Six years after the World Trade Center collapsed on Sept. 11, 2001, doctors dedicated to studying the health effects on rescue and recovery workers are just beginning to learn exactly what workers were exposed to while sifting through the rubble of the Twin Towers.
It is exposure to the mix--of asbestos, dioxins, kerosene, industrial lubricants and other carcinogens--that has experts like Dr. Robin Herbert worried.
"You have a mix of cancer-causing agents," says Herbert, co-director of the World Trade Center medical monitoring program at Mt. Sinai Hospital in New York. "They are mixed with an unbelievable number other chemicals. The reality is that we are never going to know the full range of what the responders were exposed to."
No one who worked on "the Pile" is immune. A May article in the New England Journal of Medicine, for example, described tiny particles of dust and gases as the vehicle of transmission of the toxins from the air into the human bloodstream.
Researchers now theorize there are three waves of conditions overcoming the WTC responders.
The first wave is loss of lung function marked initially by the symptom called World Trade Center cough. Herbert said that she could pick out in her waiting room who was a responder by the presence of this symptom.
The cough has subsided, but the result, in the words of researchers, is "substantial and probably permanent loss of lung function ... as severe as 10 times the loss predicted for a single year of aging."
As part of this first wave, Herbert, interviewed by the New England Journal of Medicine, says, "We are now seeing an asthma-like problem, probably due to the alkalinity of the dust."
A second wave is emerging, the experts say. They call it interstitial lung disease. Its victims suffer from lung inflammation. The lung stiffens and becomes permanently scarred. Eventually, the lung tissue loses its ability to carry oxygen, and breathing becomes labored.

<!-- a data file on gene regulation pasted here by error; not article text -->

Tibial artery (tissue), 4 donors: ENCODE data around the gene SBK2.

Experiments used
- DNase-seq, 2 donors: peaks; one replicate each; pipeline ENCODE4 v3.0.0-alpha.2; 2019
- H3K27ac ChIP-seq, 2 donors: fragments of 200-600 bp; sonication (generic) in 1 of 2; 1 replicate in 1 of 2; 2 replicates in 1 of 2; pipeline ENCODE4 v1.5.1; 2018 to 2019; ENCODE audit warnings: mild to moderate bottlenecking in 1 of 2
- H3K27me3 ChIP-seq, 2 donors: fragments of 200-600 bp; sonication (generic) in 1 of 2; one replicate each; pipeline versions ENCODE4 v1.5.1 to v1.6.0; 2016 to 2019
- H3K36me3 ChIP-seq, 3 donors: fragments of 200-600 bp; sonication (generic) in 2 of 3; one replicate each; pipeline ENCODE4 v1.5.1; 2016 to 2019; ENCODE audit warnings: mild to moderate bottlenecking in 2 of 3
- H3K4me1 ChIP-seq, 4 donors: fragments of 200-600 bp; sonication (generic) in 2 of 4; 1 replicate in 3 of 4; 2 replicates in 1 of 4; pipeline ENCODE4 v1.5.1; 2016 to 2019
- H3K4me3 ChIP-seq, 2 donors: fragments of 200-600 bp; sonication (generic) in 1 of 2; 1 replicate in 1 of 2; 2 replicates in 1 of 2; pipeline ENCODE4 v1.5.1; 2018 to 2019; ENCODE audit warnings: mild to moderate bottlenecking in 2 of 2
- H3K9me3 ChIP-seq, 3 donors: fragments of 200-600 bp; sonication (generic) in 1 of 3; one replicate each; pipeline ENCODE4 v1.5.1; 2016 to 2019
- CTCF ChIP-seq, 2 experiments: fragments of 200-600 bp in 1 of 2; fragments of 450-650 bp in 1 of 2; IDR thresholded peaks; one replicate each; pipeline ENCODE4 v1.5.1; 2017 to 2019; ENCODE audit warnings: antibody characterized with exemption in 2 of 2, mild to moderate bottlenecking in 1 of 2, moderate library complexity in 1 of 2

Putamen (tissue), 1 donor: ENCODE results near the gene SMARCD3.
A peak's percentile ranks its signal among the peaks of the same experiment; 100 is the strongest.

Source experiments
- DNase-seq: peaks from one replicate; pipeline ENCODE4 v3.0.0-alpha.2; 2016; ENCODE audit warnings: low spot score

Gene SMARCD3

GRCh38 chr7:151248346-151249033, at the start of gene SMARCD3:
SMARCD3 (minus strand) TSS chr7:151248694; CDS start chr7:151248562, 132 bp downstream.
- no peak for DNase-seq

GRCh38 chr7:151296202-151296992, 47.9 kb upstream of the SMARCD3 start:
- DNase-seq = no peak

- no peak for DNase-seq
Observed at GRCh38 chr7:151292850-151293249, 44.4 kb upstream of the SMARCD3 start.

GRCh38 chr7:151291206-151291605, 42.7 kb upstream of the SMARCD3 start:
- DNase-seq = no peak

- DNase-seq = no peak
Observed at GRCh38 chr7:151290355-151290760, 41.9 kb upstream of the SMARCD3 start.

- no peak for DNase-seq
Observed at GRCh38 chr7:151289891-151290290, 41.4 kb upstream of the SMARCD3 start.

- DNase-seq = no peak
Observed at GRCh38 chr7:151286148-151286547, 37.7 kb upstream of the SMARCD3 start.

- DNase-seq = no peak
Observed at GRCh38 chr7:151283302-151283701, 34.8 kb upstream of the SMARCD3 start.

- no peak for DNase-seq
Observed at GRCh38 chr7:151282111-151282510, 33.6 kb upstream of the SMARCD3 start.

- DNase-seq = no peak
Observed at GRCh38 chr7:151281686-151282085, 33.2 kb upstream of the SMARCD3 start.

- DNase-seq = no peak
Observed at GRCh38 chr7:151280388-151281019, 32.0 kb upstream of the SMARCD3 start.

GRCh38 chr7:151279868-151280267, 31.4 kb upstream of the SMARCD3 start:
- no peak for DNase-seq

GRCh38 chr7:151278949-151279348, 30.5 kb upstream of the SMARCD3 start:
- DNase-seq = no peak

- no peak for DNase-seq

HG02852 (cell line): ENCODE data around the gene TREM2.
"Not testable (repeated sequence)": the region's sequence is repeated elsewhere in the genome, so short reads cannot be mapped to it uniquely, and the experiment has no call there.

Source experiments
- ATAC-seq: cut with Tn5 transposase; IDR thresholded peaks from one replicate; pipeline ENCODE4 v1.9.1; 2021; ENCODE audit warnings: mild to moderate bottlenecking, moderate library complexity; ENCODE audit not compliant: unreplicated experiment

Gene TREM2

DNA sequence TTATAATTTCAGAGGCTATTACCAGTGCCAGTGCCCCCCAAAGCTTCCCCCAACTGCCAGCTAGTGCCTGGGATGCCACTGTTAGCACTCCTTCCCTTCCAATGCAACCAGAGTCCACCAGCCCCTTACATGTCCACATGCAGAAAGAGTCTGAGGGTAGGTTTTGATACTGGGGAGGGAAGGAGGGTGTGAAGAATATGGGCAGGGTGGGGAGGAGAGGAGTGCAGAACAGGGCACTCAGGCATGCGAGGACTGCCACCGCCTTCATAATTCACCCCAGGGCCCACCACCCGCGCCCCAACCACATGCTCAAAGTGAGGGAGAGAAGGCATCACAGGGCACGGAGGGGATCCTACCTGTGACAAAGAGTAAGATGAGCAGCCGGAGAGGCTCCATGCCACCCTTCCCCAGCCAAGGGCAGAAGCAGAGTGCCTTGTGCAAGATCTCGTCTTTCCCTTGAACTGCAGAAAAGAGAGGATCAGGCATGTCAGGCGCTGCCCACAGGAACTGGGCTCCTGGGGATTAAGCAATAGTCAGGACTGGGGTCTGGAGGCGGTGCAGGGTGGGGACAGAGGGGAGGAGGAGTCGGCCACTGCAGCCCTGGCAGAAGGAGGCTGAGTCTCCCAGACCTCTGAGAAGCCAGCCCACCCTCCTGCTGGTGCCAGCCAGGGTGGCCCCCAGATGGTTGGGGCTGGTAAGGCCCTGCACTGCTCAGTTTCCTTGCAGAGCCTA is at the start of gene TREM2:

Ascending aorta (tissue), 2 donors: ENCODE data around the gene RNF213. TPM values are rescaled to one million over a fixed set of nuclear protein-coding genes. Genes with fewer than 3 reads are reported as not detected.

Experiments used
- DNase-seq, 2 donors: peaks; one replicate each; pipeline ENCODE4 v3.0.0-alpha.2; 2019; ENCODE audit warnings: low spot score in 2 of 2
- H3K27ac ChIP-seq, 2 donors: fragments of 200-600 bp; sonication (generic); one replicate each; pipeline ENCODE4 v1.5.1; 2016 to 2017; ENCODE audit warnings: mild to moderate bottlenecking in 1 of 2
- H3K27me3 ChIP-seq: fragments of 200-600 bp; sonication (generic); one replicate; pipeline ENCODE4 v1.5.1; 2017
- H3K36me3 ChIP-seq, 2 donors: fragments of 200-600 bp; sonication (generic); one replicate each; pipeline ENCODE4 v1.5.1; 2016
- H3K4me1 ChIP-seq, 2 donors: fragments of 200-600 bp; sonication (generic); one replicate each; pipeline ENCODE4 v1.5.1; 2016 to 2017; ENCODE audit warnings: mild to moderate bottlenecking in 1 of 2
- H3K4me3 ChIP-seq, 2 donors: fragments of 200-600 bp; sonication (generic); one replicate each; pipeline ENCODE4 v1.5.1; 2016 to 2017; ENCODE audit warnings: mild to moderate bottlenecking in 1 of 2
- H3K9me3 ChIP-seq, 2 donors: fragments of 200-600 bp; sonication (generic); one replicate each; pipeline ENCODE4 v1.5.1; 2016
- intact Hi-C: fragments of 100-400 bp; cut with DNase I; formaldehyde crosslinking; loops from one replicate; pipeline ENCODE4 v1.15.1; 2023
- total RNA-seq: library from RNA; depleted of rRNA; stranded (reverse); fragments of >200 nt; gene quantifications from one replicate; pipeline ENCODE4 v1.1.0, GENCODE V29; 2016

But even worse may be yet to come.
"We are worried about a third wave," Herbert says, "which is cancer down the road." Cancer may not develop for decades, but clinicians are nevertheless on the lookout for leukemias and lymphomas.
They worry about a handful of cases of multiple myeloma among young responders, a condition which typically develops during middle age.
And rare conditions are cropping up. "One of the things that surprised me is often we are seeing the so-called 'zebras' that we've never seen before," says Herbert, referring to conditions rarely seen, or only studied through medical school text books.
Doctors and researchers knew from the morning of Sept. 11 that they were going to have to be hypervigilant in monitoring responders, but only now is the scope of the Sept. 11 health effects emerging.
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September 1, 2007
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